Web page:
Yamaha PSR-E423 Versus Casio CTK-5000 - Electronic Keyboards Comparison

Published: 04th April 2011
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The electronic keyboards market is a very competitive arena with some big players including Yamaha, Roland, Casio and Korg (amongst others). This is all good news for the consumer because what we are seeing is high quality and feature packed keyboards which offer incredible value for money.

However, one of the problems with all these keyboards and all their features is trying to pick the right one for you. In this comparison I have chosen the Yamaha PSR-E423 and Casio CTK-5000, which go head to head in the medium size sector. I'll run through some of the similarities and differences so that you can gain a greater understanding and hopefully make a better choice for yourself.

Keyboard
Both these instruments have a 61 note keyboard with full size keys. However, the PSR-E423 has organ style keys whereas the CTK-5000 has piano style keys. Even though both keyboards have touch response, which means you can vary the note depending on how much pressure you apply to the key, the organ style notes of the PSR-E423 will remain on for as long as you hold down the key. On the other hand, the piano style keys of the CTK-5000 will allow notes to gradually fade away.

The PSR-E423 has 32 note polyphony whereas the CTK-5000 has 48. Polyphony is the number of simultaneous notes which can be played at the same time. In this context, the CTK-5000 is capable of providing smoother and more natural transitions between notes.

Sounds
Both keyboards have a similar specification when it comes to onboard sounds and tones. The PSR-E423 has 700 tones and the CTK-5000 has 670. These range from a grand piano to a triangle, and every other instrument conceived in between. As with most instruments of this type - some are good, some are not so good.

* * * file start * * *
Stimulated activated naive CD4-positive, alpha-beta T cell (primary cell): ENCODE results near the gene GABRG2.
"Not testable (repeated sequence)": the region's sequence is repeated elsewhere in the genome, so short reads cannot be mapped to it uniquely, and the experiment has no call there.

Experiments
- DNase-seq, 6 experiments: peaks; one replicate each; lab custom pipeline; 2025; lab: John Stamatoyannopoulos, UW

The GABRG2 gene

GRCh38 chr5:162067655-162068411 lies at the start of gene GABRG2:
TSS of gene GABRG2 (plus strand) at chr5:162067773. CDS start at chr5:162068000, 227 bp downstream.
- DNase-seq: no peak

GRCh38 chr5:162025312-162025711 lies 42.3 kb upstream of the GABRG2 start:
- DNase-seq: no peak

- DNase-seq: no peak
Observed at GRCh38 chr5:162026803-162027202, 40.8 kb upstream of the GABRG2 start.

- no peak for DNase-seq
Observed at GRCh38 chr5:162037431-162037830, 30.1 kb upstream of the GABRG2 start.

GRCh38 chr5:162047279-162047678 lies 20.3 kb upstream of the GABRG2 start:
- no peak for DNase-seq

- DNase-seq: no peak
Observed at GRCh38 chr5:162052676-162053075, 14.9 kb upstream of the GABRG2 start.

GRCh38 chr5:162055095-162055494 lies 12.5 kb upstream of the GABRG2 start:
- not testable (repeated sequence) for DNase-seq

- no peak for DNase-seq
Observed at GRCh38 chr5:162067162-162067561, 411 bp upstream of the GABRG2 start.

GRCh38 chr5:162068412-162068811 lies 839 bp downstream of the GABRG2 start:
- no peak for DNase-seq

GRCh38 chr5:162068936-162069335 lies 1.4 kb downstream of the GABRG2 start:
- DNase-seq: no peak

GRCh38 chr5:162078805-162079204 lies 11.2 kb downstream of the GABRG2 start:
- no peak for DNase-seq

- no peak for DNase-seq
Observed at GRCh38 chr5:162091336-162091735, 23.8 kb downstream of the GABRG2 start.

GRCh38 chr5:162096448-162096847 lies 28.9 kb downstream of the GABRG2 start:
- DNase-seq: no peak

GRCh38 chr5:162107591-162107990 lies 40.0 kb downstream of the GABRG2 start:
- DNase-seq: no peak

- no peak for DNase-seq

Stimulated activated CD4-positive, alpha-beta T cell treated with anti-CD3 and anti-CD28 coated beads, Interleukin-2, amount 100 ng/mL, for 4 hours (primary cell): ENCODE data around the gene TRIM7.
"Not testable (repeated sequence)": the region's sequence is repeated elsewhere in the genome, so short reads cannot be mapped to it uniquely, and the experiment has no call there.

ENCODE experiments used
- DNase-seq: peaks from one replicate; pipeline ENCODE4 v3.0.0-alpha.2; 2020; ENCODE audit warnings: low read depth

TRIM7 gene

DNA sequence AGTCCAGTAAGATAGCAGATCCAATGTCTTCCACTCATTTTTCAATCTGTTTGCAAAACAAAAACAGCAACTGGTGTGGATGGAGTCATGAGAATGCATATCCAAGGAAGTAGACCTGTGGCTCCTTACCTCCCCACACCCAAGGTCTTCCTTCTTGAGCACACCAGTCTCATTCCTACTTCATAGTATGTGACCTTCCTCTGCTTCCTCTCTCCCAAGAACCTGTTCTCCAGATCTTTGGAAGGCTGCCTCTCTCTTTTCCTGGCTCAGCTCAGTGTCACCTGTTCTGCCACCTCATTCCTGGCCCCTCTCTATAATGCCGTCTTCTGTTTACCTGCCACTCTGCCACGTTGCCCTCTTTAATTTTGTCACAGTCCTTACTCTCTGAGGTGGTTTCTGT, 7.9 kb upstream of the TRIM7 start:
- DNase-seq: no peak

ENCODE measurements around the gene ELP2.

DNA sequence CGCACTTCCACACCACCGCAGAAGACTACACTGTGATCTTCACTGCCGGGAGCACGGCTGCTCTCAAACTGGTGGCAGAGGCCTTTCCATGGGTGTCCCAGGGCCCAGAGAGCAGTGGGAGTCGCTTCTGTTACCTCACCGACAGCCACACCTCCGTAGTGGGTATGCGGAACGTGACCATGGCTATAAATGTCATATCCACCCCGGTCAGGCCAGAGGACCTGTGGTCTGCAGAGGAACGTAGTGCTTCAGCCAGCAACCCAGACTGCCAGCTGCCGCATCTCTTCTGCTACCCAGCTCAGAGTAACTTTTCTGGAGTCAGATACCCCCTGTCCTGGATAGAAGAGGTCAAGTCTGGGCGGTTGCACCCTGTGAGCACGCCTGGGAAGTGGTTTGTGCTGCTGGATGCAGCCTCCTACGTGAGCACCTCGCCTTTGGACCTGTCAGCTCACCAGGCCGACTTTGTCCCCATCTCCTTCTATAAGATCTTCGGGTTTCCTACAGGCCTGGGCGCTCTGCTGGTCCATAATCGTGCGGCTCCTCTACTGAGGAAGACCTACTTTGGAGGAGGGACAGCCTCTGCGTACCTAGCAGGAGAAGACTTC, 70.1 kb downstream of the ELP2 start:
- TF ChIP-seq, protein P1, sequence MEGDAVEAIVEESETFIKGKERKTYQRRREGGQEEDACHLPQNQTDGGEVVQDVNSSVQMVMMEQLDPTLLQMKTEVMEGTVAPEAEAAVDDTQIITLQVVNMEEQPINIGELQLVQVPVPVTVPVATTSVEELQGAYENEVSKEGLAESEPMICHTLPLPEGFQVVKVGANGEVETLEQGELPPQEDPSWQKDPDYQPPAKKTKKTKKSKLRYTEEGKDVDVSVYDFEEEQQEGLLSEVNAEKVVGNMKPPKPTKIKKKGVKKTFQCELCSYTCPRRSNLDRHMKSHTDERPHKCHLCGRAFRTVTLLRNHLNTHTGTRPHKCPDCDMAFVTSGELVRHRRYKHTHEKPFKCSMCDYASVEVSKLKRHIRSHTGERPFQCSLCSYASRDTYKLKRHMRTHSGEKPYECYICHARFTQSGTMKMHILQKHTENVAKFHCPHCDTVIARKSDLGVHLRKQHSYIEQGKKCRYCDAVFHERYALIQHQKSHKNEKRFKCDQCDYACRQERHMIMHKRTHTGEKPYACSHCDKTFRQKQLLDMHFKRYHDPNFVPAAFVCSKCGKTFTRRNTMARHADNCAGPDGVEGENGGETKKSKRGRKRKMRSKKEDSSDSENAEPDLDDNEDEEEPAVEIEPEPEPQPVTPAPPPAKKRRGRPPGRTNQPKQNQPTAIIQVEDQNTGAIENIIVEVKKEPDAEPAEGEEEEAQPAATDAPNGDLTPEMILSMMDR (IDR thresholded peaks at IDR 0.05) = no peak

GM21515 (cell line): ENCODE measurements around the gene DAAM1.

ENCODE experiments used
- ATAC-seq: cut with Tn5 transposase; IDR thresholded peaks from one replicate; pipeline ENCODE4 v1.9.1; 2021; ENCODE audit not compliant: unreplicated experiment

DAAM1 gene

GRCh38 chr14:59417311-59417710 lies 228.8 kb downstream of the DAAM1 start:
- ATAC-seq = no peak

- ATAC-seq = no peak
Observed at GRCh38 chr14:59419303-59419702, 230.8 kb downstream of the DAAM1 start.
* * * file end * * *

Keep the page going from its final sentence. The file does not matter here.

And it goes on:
Similarly both keyboards are extensively stocked with onboard rhythms and songs. The PSR-E423 has 174 rhythms whilst the CTK-5000 has 200. You can use these as accompaniments to enhance your own performance. Likewise, the PSR-E423 has 30 songs whereas the CTK-5000 has 152. These are useful for lesson play and your own listening enjoyment.

Features and Facilities
Both keyboards have digital effects available including reverb and chorus (PSR-E423 has 9 reverb and 4 chorus; CTK-5000 has 10 and 5) and both have a sequencer so that you can put together and record your own compositions (both keyboards have 6 tracks available with a 5 song memory). Additionally the CTK-5000 has an SD card reader for increased versatility so that you can download/upload your own files.

You can connect a set of headphones to the output of both instruments for silent practice. However, only the CTK-5000 has line outputs for connection to an external PA system or mixer. For this reason, the CTK-5000 is better suited if you wish to use it in a live performance situation.

One other noteworthy feature, again with the CTK-5000 only, is the sampling function. With this you can record any audio sound input (maximum 10 seconds) and then play it back through the keyboard. This opens up a whole new range of creative possibilities and potential for fun.

Conclusion
As you can see, both these keyboards are very similar in terms of specification. For home use, you basically cannot go wrong with either. The CTK-5000 lends itself slightly more to a live environment. However, the PSR-E423 has more onboard instrument tones and a lower recommended retail price. Ideally the best thing to do would be to try both before buying, but at least now after reading this article you should know what to expect.

About the Author
Rikki Abbott is a talented multi-instrumentalist who has played keyboards, trumpet and drums in many bands throughout the world. He owns a successful independent music shop in Edinburgh which you can find at www.rikkismusic.com. Visit the website now for great deals on the Casio CTK-5000 and the Yamaha PSR-E423 electronic keyboards.

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